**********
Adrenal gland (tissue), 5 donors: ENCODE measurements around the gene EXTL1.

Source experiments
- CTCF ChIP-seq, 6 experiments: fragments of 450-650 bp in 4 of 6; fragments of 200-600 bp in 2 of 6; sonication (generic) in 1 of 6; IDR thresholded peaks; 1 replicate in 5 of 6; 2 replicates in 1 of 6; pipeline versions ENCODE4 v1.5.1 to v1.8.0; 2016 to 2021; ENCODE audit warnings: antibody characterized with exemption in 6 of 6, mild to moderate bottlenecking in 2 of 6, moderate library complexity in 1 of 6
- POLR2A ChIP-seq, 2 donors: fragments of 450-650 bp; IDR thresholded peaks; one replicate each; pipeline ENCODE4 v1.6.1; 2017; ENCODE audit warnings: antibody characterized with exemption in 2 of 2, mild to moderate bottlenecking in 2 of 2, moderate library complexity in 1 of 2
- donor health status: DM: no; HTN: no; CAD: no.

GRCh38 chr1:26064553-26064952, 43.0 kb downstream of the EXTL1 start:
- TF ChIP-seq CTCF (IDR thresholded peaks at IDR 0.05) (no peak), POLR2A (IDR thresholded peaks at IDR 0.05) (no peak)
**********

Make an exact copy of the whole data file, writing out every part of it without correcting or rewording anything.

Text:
Adrenal gland (tissue), 5 donors: ENCODE measurements around the gene EXTL1.

Source experiments
- CTCF ChIP-seq, 6 experiments: fragments of 450-650 bp in 4 of 6; fragments of 200-600 bp in 2 of 6; sonication (generic) in 1 of 6; IDR thresholded peaks; 1 replicate in 5 of 6; 2 replicates in 1 of 6; pipeline versions ENCODE4 v1.5.1 to v1.8.0; 2016 to 2021; ENCODE audit warnings: antibody characterized with exemption in 6 of 6, mild to moderate bottlenecking in 2 of 6, moderate library complexity in 1 of 6
- POLR2A ChIP-seq, 2 donors: fragments of 450-650 bp; IDR thresholded peaks; one replicate each; pipeline ENCODE4 v1.6.1; 2017; ENCODE audit warnings: antibody characterized with exemption in 2 of 2, mild to moderate bottlenecking in 2 of 2, moderate library complexity in 1 of 2
- donor health status: DM: no; HTN: no; CAD: no.

GRCh38 chr1:26064553-26064952, 43.0 kb downstream of the EXTL1 start:
- TF ChIP-seq CTCF (IDR thresholded peaks at IDR 0.05) (no peak), POLR2A (IDR thresholded peaks at IDR 0.05) (no peak)